I think of my novel as literary comfort food. What could be cozier than curling up with a good romance and a hot cup of tea on a cold wintery night?

 CTR: How do you define romance and romantic? Do you think these concepts are different today than they were say 25 or 50 or even more years ago? Is our parents’ or grandparents’ version of romance now passé?

 DLR: Previous generations took time to court – to get to know each other. The boy/man was expected to ‘make the first move’, perhaps a date to go to a movie.

 If the girl/woman was interested, she responded favorably and they proceeded from that point. If sex was ever initiated (and it was), it was very discrete.

 Today (and I’m basing this on movies and TV), I think courting has disappeared. The rule used to be ‘no kiss on the first date’ but now it seems to be ‘no sex on the first date’. I think I sound like an old fashioned fuddy-duddy but this is how I see it.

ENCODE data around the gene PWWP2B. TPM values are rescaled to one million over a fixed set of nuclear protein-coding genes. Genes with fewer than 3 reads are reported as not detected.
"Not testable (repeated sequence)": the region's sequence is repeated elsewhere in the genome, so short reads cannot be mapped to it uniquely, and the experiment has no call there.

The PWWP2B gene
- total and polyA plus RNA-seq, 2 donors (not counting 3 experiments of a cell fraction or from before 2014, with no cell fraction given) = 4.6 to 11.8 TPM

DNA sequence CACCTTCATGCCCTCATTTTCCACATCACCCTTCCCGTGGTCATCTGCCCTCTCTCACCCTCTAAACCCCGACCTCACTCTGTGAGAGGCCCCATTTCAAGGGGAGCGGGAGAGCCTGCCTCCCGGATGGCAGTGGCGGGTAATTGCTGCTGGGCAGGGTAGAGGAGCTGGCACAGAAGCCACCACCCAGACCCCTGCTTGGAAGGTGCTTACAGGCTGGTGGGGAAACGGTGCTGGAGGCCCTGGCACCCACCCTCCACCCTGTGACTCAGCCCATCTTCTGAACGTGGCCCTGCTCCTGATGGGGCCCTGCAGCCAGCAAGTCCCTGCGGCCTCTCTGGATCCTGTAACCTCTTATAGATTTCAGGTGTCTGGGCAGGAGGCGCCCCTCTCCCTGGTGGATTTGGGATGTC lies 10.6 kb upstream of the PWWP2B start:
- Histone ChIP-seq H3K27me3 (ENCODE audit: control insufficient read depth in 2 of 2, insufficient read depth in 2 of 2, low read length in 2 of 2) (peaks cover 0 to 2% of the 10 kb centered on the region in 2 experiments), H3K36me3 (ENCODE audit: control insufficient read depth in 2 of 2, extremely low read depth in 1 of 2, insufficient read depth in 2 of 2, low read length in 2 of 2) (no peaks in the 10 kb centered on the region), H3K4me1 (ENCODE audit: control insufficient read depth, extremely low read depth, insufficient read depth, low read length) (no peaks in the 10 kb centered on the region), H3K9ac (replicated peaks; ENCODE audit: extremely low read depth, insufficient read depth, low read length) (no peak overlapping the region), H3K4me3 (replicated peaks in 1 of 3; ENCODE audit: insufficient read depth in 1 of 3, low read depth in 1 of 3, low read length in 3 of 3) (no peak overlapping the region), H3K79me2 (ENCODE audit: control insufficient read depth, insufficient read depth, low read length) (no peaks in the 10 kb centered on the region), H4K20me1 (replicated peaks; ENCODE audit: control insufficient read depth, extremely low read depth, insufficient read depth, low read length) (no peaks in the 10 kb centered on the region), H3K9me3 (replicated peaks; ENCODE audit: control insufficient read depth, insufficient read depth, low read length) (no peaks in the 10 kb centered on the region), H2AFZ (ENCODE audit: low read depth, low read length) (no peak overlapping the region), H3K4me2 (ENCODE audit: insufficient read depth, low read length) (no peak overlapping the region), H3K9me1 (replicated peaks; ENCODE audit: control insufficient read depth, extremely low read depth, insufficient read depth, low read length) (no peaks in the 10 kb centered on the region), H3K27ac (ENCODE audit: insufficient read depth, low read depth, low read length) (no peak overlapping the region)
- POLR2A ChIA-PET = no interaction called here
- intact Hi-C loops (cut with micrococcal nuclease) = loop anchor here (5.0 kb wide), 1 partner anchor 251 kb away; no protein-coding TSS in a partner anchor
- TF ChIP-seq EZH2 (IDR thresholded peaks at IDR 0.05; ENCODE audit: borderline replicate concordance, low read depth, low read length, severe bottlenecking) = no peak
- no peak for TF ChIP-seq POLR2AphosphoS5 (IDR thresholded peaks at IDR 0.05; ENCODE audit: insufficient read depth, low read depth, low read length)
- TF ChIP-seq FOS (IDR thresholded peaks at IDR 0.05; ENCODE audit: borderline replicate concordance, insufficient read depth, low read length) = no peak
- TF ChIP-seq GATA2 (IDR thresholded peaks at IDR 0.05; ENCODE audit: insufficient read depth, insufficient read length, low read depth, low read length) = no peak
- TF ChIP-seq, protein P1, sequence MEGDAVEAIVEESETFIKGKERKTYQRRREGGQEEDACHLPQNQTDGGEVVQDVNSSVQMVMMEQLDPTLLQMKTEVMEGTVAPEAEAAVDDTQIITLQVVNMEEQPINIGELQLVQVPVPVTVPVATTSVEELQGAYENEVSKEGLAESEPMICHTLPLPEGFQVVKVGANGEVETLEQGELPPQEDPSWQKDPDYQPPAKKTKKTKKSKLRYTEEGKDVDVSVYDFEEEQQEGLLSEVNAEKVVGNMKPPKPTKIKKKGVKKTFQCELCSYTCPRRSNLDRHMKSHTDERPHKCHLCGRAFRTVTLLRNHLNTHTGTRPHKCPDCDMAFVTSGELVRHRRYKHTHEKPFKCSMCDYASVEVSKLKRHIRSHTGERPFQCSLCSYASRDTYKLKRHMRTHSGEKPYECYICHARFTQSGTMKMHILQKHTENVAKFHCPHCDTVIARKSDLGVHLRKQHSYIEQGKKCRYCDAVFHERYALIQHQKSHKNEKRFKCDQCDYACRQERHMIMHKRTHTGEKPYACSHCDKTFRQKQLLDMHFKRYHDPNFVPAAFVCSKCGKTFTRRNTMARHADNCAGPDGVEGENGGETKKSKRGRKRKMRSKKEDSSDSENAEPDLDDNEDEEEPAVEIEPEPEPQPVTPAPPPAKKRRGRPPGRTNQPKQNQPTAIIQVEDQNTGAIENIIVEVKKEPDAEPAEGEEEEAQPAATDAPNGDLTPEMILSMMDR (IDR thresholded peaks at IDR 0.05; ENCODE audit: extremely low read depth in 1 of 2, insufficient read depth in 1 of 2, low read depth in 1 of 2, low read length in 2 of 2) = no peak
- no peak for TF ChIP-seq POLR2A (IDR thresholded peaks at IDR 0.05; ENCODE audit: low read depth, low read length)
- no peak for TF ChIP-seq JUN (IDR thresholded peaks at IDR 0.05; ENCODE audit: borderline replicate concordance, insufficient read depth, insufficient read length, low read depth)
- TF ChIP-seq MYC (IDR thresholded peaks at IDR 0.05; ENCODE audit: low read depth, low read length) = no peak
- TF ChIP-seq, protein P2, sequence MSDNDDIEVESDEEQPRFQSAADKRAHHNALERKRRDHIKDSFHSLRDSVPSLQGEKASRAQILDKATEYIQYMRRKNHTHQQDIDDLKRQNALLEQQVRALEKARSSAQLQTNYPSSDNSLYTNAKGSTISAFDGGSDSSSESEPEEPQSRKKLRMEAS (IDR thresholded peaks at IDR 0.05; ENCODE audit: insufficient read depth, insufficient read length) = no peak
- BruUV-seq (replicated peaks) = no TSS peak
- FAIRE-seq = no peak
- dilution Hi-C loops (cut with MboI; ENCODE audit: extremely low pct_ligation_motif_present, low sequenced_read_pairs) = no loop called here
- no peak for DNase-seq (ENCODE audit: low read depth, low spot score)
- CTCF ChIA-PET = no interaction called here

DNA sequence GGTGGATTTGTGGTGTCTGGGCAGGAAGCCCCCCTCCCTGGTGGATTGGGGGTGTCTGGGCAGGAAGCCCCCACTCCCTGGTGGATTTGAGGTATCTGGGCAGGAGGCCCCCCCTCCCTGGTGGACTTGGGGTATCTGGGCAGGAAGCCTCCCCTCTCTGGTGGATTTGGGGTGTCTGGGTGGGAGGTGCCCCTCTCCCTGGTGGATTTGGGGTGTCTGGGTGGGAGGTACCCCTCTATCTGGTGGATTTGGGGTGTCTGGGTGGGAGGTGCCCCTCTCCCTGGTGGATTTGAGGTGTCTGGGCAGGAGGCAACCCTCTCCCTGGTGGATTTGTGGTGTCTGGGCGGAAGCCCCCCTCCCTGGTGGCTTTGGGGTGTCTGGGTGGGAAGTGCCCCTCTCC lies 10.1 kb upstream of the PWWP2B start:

CTR: What is the most romantic gesture or moment you ever witnessed or were involved in? Please share as much as you feel you can—no private secrets required if it is embarrassing but you are welcome to dish at least to the PG-13 level !

 DLR: I’ve been incredibly lucky because my husband is a romantic. There have been many moments but one of my favorites happened on my birthday many years ago.

 As a special treat, he had picked up Chinese food for supper and little individual birthday cakes from a specialty bakery for the four of us (our kids were very young). He seemed very anxious to get the meal over with and onto dessert. I should have suspected something.